The obvious answer is that the Bible is a book written by bronze age desert nomads and contains no special knowledge beyond their limited understanding of the world at the time.

Biblical Science?

April 28, 2016 Leave a comment

I was recently shown a small card which contained some religious propaganda. It was left at a lecture held in a science department at a university and purported to demonstrate how the Bible must have a supernatural origin considering it presented so many facts later shown to be real science where other sources of the same era got the same fact wrong.

Needless to say I was somewhat skeptical of the claim, but I decided to give it a fair chance and did some research on the subject. Because properly researching a subject like this takes a significant amount of time and effort I thought I should look at the first claim initially and then maybe move onto the rest later.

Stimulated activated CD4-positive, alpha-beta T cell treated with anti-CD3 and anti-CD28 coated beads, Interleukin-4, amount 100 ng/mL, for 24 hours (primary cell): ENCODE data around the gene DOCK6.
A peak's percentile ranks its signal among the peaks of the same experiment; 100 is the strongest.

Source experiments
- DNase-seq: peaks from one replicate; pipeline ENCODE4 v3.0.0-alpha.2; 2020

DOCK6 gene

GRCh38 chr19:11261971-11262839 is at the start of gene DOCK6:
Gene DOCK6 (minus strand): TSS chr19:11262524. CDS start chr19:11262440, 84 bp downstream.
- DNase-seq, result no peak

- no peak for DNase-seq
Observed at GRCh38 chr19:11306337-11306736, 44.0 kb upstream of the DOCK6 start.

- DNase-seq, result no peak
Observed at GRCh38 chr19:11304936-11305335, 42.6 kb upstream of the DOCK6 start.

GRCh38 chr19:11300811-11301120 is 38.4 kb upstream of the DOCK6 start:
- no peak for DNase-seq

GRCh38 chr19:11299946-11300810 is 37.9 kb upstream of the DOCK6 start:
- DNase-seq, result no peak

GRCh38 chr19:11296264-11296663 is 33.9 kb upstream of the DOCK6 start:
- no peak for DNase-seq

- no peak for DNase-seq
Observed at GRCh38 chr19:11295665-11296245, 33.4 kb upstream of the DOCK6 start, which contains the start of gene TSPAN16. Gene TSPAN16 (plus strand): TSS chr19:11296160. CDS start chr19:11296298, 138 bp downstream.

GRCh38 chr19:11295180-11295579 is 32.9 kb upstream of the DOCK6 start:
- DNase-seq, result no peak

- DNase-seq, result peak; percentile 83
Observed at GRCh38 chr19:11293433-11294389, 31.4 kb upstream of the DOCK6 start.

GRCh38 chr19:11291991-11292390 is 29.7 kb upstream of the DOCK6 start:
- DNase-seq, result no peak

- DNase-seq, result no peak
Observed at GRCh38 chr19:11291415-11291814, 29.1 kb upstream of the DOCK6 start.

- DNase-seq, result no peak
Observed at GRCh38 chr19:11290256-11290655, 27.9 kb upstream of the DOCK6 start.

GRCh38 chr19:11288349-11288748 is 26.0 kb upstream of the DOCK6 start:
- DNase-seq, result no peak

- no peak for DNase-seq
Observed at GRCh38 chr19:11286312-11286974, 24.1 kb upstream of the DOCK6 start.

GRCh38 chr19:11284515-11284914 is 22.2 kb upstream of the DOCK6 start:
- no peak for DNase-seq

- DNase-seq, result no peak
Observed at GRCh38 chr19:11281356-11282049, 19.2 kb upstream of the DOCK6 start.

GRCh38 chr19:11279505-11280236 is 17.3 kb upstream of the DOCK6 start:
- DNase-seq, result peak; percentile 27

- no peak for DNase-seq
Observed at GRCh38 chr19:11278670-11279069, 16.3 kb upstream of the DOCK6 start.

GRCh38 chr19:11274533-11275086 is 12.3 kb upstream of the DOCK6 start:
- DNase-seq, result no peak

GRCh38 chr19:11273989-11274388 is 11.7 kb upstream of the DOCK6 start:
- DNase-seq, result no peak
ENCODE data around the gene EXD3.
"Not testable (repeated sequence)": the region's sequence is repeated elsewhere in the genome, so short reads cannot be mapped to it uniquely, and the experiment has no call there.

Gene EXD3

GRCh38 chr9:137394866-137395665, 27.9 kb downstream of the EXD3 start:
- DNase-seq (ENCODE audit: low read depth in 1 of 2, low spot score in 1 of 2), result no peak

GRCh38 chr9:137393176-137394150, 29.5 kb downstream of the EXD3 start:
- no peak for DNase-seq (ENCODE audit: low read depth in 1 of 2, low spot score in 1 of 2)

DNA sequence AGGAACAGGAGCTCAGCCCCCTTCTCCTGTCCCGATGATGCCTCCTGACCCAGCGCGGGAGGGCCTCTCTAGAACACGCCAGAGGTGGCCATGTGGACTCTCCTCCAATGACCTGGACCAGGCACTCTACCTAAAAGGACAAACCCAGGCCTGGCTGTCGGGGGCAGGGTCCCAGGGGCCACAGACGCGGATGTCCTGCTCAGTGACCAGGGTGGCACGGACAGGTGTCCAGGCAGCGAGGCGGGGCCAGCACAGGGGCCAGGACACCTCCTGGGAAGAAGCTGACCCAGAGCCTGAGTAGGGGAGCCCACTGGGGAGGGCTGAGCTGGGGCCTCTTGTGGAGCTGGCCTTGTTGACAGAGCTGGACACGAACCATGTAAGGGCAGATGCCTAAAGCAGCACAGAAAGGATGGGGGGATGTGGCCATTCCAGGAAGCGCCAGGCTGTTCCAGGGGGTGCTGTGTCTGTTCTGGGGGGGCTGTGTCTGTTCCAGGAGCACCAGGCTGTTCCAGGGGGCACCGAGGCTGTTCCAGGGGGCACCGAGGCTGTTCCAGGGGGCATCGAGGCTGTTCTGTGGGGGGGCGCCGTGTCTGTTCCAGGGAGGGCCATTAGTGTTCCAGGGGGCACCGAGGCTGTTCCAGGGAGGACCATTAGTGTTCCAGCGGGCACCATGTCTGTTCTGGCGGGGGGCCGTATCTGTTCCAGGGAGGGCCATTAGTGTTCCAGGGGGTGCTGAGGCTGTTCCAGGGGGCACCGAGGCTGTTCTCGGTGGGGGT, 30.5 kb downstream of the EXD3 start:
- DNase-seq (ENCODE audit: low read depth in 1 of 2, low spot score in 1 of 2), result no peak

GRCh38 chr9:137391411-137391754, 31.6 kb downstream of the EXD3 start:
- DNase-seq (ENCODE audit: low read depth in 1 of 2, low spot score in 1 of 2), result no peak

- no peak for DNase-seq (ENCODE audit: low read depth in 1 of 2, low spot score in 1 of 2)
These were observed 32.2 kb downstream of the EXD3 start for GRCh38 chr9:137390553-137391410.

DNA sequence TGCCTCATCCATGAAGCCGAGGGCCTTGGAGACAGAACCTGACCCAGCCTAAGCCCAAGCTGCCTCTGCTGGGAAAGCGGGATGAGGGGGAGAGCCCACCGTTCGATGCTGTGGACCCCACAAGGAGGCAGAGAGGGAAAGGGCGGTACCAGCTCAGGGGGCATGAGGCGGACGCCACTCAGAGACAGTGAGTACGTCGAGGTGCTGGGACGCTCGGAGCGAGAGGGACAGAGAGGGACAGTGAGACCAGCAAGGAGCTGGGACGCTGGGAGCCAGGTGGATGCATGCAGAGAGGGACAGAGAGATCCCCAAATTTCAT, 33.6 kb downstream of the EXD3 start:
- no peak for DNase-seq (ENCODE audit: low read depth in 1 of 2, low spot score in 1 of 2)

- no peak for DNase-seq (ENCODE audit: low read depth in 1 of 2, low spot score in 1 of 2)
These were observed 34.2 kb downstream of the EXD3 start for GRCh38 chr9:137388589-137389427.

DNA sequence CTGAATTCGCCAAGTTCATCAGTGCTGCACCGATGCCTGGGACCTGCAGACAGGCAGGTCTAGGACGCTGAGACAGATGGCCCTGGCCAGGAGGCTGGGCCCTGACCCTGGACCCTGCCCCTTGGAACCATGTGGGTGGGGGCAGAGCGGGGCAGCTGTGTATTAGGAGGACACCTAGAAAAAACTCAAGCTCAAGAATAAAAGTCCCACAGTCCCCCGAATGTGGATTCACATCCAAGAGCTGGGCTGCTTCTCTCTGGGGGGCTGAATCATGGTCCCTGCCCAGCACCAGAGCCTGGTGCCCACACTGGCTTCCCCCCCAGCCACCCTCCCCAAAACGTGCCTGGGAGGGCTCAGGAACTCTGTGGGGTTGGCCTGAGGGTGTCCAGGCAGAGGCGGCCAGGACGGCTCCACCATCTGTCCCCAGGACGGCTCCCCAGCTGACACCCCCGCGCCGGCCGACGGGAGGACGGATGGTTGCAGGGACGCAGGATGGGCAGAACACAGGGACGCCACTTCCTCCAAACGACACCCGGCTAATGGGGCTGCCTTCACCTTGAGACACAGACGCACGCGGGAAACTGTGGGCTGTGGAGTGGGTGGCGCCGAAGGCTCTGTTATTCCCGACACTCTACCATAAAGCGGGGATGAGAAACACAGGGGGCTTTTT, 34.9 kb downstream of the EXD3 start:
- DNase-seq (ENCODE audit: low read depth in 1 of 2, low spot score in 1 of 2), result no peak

So here’s the first claim: according to the Bible the Earth is a sphere (Isaiah 40:22). And according to modern science the Earth is a sphere. But according to “science then” the Earth was a flat disk.

The phrase “science then” presents a few problems. First, science in its modern form has only existed for a few hundred years so what “science” thousands of years ago thought is very hard to establish. Next, when was “then”. The authors and dates of Biblical verses are not well known so the time we should be comparing the knowledge level of is hard to establish.